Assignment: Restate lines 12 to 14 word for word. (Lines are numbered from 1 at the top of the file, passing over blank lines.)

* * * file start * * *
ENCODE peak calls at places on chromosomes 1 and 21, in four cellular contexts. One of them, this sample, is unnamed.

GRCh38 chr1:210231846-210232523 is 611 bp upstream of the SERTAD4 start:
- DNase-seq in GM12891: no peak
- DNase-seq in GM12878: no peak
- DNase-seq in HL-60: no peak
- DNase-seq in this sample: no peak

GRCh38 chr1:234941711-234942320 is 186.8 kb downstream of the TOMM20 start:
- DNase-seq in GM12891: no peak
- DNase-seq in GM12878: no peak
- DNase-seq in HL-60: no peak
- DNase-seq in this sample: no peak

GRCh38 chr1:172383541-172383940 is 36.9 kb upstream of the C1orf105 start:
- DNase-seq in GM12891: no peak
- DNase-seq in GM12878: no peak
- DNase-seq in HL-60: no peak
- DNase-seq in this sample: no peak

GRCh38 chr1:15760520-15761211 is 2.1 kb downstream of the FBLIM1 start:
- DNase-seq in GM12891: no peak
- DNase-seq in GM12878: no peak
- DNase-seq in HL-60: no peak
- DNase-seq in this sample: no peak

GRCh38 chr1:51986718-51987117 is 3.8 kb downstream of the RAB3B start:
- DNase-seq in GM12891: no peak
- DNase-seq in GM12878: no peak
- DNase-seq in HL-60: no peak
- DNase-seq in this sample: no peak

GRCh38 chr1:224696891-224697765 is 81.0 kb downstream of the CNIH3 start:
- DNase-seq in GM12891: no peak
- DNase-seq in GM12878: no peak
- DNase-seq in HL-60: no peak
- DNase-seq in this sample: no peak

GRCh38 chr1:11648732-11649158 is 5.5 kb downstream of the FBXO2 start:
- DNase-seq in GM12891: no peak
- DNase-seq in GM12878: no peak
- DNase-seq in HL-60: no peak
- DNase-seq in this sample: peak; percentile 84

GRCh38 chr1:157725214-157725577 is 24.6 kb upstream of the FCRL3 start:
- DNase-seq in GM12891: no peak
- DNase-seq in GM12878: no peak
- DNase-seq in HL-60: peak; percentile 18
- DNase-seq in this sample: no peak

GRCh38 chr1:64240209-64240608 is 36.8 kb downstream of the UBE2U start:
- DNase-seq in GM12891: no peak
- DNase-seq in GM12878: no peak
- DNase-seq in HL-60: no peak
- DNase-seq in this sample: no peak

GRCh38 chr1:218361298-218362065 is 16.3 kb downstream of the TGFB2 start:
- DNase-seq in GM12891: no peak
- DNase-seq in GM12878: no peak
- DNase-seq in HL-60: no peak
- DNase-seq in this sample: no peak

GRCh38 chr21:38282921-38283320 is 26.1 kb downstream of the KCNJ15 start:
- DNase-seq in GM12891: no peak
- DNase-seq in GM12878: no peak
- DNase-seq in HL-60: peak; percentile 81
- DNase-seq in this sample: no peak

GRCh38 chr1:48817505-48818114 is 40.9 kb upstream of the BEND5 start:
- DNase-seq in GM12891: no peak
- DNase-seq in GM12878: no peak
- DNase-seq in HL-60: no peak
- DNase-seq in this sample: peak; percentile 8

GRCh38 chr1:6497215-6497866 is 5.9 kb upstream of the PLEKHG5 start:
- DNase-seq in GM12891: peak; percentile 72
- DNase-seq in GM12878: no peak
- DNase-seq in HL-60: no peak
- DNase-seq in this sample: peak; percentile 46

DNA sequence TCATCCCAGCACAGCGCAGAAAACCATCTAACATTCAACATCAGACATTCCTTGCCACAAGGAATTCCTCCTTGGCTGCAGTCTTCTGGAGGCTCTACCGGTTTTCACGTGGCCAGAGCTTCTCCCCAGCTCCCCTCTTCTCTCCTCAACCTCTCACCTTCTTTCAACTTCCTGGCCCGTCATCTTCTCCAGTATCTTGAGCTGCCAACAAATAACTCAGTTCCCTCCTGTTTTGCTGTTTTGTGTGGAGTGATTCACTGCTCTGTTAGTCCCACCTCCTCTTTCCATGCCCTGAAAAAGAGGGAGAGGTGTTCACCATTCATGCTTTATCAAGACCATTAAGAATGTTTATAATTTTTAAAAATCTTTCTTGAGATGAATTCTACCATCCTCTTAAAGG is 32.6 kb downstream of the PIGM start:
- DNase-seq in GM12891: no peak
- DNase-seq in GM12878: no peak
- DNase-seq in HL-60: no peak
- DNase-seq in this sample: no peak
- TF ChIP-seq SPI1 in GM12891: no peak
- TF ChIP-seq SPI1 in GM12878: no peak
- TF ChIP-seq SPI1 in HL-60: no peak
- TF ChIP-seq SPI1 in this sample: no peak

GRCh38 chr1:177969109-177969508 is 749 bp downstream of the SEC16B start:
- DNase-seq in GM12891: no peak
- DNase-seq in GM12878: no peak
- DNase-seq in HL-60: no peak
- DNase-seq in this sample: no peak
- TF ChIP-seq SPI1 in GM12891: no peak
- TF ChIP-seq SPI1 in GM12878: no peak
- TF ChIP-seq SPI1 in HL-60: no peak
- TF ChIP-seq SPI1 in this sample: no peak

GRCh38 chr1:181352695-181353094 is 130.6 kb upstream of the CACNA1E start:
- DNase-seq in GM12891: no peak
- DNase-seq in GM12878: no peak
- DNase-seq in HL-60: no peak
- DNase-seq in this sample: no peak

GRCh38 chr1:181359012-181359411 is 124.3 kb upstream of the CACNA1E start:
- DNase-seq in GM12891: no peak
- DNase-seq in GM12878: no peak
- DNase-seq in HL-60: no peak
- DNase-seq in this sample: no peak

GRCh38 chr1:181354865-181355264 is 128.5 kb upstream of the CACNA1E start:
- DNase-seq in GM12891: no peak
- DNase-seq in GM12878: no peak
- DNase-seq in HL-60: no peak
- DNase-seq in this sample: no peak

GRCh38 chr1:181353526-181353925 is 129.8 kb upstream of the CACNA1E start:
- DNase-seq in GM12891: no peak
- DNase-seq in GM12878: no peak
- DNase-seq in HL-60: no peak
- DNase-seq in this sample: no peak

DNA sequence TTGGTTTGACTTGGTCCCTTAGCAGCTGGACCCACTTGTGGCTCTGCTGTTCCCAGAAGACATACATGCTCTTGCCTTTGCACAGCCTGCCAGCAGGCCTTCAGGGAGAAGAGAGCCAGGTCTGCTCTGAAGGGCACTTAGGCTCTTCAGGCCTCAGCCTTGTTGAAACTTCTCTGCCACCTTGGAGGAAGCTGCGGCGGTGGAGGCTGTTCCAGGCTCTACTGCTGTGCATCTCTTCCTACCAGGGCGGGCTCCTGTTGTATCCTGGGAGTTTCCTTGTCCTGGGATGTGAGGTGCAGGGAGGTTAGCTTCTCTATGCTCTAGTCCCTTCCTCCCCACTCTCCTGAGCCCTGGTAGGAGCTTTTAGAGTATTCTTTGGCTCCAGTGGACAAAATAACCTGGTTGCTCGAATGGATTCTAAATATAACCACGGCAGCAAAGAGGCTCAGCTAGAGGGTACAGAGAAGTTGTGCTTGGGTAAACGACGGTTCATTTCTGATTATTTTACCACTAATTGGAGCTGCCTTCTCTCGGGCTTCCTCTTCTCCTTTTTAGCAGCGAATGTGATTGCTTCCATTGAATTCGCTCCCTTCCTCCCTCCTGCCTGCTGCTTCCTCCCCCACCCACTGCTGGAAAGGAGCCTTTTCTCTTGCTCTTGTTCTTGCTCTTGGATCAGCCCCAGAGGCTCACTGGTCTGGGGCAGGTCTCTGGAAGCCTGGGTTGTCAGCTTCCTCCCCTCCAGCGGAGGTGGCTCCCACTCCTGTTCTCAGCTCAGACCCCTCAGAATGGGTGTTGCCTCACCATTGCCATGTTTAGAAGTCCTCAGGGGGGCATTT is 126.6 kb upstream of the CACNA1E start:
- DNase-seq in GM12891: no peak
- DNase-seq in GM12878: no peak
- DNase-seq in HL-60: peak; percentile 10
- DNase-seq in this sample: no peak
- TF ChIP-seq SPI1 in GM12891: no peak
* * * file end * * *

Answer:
GRCh38 chr1:172383541-172383940 is 36.9 kb upstream of the C1orf105 start:
- DNase-seq in GM12891: no peak
- DNase-seq in GM12878: no peak